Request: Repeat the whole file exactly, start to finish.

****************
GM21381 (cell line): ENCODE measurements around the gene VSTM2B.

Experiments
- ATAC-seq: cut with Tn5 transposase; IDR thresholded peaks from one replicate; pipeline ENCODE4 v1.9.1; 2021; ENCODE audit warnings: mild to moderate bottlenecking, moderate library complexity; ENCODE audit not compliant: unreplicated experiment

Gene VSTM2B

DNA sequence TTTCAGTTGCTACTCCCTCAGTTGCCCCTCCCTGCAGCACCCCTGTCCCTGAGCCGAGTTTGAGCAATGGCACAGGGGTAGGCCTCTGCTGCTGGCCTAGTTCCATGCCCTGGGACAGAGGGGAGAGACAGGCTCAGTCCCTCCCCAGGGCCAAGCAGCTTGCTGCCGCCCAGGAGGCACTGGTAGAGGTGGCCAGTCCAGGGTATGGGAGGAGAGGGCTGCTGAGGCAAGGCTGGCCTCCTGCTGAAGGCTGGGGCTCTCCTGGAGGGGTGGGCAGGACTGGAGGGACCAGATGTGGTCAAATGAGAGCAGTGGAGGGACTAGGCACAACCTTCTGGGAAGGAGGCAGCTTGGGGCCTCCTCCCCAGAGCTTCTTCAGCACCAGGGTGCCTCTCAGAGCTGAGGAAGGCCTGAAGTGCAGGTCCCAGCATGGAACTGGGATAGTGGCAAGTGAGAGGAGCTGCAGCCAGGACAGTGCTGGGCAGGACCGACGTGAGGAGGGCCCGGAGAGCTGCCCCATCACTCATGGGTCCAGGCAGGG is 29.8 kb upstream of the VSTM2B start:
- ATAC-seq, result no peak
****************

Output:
GM21381 (cell line): ENCODE measurements around the gene VSTM2B.

Experiments
- ATAC-seq: cut with Tn5 transposase; IDR thresholded peaks from one replicate; pipeline ENCODE4 v1.9.1; 2021; ENCODE audit warnings: mild to moderate bottlenecking, moderate library complexity; ENCODE audit not compliant: unreplicated experiment

Gene VSTM2B

DNA sequence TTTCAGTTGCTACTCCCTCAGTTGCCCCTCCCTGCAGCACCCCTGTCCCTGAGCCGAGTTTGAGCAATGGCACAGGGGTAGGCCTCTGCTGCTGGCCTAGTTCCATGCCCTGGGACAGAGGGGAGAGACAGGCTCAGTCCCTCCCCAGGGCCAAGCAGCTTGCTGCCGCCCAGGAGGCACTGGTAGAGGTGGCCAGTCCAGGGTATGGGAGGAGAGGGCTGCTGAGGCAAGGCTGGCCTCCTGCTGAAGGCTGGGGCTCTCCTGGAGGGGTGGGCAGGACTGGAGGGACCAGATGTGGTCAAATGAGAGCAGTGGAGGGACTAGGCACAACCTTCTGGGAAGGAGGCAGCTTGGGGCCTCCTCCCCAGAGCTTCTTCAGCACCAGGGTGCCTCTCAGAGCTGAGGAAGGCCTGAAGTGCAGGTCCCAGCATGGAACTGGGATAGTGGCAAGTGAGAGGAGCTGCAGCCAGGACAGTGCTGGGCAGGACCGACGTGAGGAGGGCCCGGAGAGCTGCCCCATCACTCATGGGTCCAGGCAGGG is 29.8 kb upstream of the VSTM2B start:
- ATAC-seq, result no peak